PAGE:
What Did The Continental Congress Do With The Declaration Once They Had Signed It?
Once the Second Continental Congress signed in the Declaration of Independence, they sent it to a printer, named John Dunlap.
Evening on July 4th, 1776, the Continental Congress’ president John Hancock ordered John Dunlap to print broadside copies of the document.
He printed around 200 copies of the historical document at his printing shop in Philadelphia.
These first 200 copies are still popularly known as Dunlap Broadsides.
Although, today only 26 copies of it are left behind in the United States; some are in museums and others are in library collections.
[Did You Know? At present, in the United States of America, the value of one single Dunlap Broadsides’ copy is worth more than 10 million dollars]
What Did The Continental Congress Do With The 200 Copies?
After producing document copies, the Continental Congress decided to send them to the 13 colonies’ local newspapers, local officials, and military officials of the Continental army.
On July 5th, all the documents were dispatched for the purpose.
Congress ordered the Committee of Five to look after the task.
Why Only Dunlap Was Given The Responsibility To Print Copies of The Document?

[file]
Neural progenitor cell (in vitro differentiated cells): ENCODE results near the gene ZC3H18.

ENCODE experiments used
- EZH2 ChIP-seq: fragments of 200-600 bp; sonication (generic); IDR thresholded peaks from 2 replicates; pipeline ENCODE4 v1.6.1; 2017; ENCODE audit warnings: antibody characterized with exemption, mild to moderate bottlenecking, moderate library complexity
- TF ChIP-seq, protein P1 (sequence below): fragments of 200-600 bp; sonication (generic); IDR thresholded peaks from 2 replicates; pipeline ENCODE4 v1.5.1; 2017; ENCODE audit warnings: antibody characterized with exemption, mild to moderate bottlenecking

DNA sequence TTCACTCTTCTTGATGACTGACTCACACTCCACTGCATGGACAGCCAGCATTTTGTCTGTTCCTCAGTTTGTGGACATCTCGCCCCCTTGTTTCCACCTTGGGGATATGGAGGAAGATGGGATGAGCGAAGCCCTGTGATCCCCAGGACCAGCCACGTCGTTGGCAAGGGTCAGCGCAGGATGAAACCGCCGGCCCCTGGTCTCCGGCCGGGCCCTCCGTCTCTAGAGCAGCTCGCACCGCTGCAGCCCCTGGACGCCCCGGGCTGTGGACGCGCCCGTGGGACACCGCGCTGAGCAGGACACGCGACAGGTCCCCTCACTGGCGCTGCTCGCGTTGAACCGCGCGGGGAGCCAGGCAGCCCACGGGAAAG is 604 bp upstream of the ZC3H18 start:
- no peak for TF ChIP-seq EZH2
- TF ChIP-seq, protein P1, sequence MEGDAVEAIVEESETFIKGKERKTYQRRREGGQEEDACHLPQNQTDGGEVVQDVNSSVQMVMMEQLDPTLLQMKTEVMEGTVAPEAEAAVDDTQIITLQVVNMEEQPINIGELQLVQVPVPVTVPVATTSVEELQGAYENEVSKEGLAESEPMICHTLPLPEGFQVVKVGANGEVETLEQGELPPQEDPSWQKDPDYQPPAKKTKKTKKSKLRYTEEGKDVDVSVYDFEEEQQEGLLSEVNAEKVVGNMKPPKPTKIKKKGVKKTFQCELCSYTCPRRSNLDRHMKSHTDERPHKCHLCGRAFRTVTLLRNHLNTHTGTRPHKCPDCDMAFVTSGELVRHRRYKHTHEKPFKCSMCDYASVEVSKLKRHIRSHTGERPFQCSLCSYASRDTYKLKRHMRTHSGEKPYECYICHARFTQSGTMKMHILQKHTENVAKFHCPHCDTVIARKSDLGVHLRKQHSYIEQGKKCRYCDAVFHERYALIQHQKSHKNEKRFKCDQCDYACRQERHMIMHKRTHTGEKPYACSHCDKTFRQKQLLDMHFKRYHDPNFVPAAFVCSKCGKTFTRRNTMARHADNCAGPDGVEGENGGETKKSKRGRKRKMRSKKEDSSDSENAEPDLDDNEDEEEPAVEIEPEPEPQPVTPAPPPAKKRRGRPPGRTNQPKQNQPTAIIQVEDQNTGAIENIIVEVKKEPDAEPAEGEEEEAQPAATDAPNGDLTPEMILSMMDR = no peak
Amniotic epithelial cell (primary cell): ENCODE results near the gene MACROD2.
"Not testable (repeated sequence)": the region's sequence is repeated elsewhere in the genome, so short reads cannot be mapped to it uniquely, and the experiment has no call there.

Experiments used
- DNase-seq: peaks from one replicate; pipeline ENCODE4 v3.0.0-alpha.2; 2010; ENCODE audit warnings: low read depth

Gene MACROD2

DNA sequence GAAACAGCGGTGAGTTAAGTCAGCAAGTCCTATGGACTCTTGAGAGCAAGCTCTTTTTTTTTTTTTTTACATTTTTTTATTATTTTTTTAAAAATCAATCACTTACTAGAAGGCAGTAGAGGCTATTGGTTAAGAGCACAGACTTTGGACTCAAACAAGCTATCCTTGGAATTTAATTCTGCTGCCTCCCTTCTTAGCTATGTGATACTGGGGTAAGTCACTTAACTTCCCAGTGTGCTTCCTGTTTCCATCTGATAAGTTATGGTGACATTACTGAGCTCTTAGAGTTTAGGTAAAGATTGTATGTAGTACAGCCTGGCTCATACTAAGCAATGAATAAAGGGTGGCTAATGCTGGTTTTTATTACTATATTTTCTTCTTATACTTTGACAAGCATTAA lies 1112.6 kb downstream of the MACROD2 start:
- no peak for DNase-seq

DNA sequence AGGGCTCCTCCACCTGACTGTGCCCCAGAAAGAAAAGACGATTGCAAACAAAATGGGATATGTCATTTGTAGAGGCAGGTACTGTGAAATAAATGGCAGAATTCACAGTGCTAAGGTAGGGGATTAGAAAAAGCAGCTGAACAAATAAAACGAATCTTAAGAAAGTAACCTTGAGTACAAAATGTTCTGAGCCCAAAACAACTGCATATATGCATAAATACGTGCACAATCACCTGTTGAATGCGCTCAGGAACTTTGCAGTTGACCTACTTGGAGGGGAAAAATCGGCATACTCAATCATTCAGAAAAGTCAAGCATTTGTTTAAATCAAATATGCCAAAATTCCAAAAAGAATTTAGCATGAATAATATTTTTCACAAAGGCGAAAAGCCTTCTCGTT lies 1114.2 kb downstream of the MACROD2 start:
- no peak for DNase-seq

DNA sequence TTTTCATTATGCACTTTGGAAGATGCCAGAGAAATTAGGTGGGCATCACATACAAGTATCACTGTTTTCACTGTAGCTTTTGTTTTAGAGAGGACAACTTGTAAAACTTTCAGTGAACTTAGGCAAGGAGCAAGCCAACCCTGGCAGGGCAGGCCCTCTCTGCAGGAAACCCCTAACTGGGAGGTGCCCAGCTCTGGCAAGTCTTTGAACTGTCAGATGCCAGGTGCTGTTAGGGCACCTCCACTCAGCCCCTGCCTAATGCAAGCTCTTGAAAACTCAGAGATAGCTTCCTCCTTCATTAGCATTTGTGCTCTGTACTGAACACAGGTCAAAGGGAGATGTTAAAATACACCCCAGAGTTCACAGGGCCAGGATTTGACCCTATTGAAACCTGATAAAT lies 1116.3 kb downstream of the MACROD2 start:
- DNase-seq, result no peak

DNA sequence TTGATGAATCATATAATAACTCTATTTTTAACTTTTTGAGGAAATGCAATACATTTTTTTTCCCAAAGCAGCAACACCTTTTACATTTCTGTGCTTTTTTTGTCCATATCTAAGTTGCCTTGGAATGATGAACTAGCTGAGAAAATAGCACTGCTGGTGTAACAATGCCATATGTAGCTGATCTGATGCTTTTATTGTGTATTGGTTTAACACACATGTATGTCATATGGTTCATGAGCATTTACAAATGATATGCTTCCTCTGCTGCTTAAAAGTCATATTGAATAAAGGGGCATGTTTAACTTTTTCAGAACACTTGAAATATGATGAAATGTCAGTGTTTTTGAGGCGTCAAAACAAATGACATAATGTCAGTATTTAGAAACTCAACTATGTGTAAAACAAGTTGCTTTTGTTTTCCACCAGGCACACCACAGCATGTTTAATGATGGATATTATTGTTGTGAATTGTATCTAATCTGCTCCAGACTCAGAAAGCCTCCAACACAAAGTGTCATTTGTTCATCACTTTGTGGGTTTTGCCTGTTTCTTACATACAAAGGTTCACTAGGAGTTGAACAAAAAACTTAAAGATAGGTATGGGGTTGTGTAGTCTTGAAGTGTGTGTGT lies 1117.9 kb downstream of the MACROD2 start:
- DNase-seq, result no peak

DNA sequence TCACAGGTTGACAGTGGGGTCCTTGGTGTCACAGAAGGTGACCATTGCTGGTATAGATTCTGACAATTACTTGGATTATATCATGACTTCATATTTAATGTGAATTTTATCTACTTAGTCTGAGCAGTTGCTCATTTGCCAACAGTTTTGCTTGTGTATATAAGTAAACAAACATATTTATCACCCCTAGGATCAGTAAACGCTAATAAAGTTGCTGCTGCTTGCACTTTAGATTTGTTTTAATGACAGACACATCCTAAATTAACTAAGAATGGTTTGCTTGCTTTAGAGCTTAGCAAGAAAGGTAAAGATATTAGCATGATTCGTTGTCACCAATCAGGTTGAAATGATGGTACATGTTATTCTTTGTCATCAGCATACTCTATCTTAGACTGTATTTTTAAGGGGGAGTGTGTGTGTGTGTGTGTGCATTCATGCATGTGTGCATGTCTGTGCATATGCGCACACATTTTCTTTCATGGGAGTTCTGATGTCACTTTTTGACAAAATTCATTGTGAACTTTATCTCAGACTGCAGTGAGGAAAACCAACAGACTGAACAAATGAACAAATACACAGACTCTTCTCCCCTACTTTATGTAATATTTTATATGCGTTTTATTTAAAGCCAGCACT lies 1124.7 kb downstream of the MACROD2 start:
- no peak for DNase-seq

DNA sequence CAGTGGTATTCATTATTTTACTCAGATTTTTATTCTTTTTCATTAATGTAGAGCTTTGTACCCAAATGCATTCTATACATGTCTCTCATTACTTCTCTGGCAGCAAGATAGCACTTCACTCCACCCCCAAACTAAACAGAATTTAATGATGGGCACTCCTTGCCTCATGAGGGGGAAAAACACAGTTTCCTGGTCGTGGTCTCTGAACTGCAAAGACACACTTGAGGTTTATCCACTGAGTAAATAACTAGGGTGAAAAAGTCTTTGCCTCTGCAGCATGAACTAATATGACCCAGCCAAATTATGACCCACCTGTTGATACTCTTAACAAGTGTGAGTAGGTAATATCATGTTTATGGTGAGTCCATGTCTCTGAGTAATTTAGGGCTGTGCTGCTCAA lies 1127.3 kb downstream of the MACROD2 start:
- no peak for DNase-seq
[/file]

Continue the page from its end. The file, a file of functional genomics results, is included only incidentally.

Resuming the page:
Congress gave responsibility to Dunlap because they had full faith in him.
They knew that he was an intelligent person and a patriot, who was already fighting the Revolutionary War against the British forces.
Therefore, in 1776, when he offered an advantageous printing contract to the Congress, delegates were almost obligated to accept it.
Who Was John Dunlap?
Dunlap was an Irish immigrant to America.
He was a printer and his life is especially remembered for printing duplicate copies of the Declaration of Independence.
Apart from printing, he also participated in the American Revolutionary War as a patriot.
In the battles of Trenton and Princeton, he showed tremendous work with General George Washington.
During wartime, his ranking rose from an ordinary soldier to a major.